Israel’s Talk on Free Speech Doesn’t Match Its Action
(Bloomberg Opinion) -- Several weeks ago, Israeli Prime Minister Benjamin Netanyahu pledged to support a bill that would have given gays and lesbians the right to bear children through surrogates. A day later, without explanation though not uncharacteristically, he reversed positions and blocked the bill. Since then, gay-rights groups have voicing their outrage. On Monday, Netanyahu responded to the criticism by noting that he is “proud to lead one of world’s most open democracies.”
The comment was disingenuous, of course. And ironic given that the security services he controls have spent the last few weeks chipping away at Israel’s freedom of speech — at least for those who do not share this government’s political views.
In mid-July, Meyer Koplow —chairman of Brandeis University’s Board of Trustees, a long-time supporter of Israel and a highly regarded philanthropist —was already at a departure gate at Tel Aviv’s Ben-Gurion airport when security personnel whisked him away. What had aroused suspicion between the time Koplow had passed the security checkpoint and the moment he was about to board the plane was a pamphlet titled “This Week in Palestine” that was found during a search of his suitcase. Koplow had picked it up in a Bethlehem hotel. Although Israeli officials defended his questioning, insisting that Israeli aviation safety must never be compromised, the incident was clearly clumsy and counterproductive. As Koplow himself noted, “I have a deep Zionist connection. Whatever was intended by this questioning, I think it accomplished exactly the opposite.”
Koplow’s son Michael serves as policy director at the left-leaning but undeniably pro-Israel and pro-two-state-solution Israel Policy Forum, and wrote that what his father had experienced “is a perfectly sad microcosm of everything wrong with the way Israel treats information as a threat and American Jews as objects of suspicion.”
Lest anyone suspect that Michael Koplow had exaggerated, Israel seemed intent on proving him right. A few weeks later, Moriel Rothman Zecher, a well-known left-leaning activist who years ago refused to serve in the military over his objections to Israel’s treatment of Palestinians, was also detained at the airport. Rothman Zecher, an Israeli citizen who has been living in the U.S. for several months, was told by the Shin Bet interrogator that he should see the interaction as a “cautionary conversation.”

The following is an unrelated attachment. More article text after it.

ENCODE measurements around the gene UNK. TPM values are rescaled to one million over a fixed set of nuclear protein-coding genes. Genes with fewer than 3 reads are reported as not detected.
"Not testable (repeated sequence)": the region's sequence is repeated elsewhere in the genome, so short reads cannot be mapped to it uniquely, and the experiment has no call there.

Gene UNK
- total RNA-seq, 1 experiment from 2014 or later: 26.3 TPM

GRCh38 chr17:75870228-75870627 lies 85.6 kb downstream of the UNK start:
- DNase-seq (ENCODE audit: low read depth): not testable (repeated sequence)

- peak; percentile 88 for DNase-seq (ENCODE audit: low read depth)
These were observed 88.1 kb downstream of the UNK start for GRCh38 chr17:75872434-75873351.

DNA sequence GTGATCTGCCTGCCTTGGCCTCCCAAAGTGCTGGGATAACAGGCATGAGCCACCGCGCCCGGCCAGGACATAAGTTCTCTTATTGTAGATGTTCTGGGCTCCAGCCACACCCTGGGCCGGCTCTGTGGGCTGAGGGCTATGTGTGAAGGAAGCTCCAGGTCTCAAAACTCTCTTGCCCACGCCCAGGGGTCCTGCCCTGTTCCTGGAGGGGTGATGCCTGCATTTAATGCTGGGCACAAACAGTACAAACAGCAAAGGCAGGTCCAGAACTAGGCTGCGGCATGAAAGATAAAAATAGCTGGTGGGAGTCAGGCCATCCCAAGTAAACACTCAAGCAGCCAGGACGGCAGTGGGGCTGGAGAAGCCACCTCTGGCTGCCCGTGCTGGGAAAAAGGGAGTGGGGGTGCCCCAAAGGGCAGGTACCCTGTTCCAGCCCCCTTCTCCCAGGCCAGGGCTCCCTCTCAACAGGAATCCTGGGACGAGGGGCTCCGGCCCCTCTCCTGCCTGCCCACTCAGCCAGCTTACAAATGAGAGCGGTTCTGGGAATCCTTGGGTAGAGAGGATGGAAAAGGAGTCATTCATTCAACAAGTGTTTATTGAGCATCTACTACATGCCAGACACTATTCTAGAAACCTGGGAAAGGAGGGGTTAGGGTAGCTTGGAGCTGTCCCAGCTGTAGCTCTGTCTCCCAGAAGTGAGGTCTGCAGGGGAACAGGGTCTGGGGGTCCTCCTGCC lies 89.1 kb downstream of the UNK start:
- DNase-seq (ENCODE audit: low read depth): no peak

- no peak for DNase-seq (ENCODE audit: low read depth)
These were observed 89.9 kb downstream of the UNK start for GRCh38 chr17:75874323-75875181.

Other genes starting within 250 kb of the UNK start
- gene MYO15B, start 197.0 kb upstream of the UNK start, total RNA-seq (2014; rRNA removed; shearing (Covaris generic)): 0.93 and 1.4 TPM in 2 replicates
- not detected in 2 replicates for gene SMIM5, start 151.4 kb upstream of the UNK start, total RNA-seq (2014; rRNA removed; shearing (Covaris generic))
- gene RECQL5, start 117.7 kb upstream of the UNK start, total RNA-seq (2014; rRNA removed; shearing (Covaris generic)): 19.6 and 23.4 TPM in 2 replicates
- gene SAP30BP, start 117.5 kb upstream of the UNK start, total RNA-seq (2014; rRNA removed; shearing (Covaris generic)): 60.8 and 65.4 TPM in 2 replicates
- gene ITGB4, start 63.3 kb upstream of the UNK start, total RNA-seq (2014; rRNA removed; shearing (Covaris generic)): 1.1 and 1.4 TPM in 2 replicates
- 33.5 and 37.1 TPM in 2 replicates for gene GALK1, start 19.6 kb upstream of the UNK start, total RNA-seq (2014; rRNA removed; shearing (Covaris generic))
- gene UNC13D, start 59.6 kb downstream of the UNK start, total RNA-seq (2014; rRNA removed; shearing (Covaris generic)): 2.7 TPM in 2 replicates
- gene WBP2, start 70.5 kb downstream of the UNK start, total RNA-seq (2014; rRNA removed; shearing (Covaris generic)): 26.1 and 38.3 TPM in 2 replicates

This week, the pattern continued with the interrogation of Simone Zimmerman, who served as Jewish outreach director in the Bernie Sanders campaign for a few days until she fired over expletive-laden comments she had posted on social media about Netanyahu. Zimmerman, an American now living in Tel Aviv, is one of the founders of If Not Now, a Jewish group (that New York Magazine has called one of the “fastest-growing American Jewish organizations”) that does not endorse Jewish statehood.
Zimmerman and a friend, Abby Kirschbaum, were detained at the Taba crossing on the Egyptian border and permitted entry after four hours of interrogation. Kirschbaum noted that “the level of surveillance and intimidation we experienced tonight was unsettling, but it is a fraction of the lived reality for the Palestinians I know and am proud to work with.”
Smarting from criticism of the incident, the Shin Bet insisted that while it had ordered that the two women be detained, it was the border patrol who had done the questioning.
As all this was unfolding, two Italian artists visiting Israel painted a mural of a Palestinian teenager named Ahed Tamimi. Israel had jailed Tamimi for eight months for slapping a soldier, and she has become a bit of a hero and media sensation in Palestinian circles. Israel deported the two artists and banned them from the country for 10 years.
It is not clear what Israel is hoping to accomplish with this heavy-handed, amateurish display of power. In early 2017, Israel announced that it would bar entry to the country to individuals who advocated a boycott of Israel or the settlements. The response from American Jews was critical, but among Israelis — who have been under international boycotts for decades and consider them odious — the announcement elicited little reaction.
Netanyahu seems to be begging for that relative calm to change. Although it is hard to know exactly who is issuing directives to the security services on this issue, the clumsiness leads one to suspect there is an unstated goal. It seems likely that Netanyahu has decided to stoke the embers of “Zionists versus Israel’s enemies” discourse, which will win him points with the right-wing factions of Israeli society he needs to win the next elections, scheduled for next year, but may be called early.
The prime minister is playing with fire. More than half of Israel’s Jewish citizens are either immigrants from North Africa, Yemen, Iraq and Iran or their descendants. They come from societies where freedom of speech is not nearly as sacrosanct as it is in the U.S. Add in more than 1 million Russian immigrants, many of whom are comfortable with the sort of heavy-handedness President Vladimir Putin is displaying there. Israel needs a leader who can model devotion to the values of liberal societies, not undermine them for the sake of short-term political gains. Appealing to citizens comfortable with authoritarian-leaning regimes may earn Netanyahu short-term political gains, but could eventually yield a country which no one would call “one of the world’s most open democracies.”
This column does not necessarily reflect the opinion of the editorial board or Bloomberg LP and its owners.
Daniel Gordis is senior vice president and Koret distinguished fellow at Shalem College in Jerusalem. Author of 11 books, his latest is "Israel: A Concise History of a Nation Reborn."
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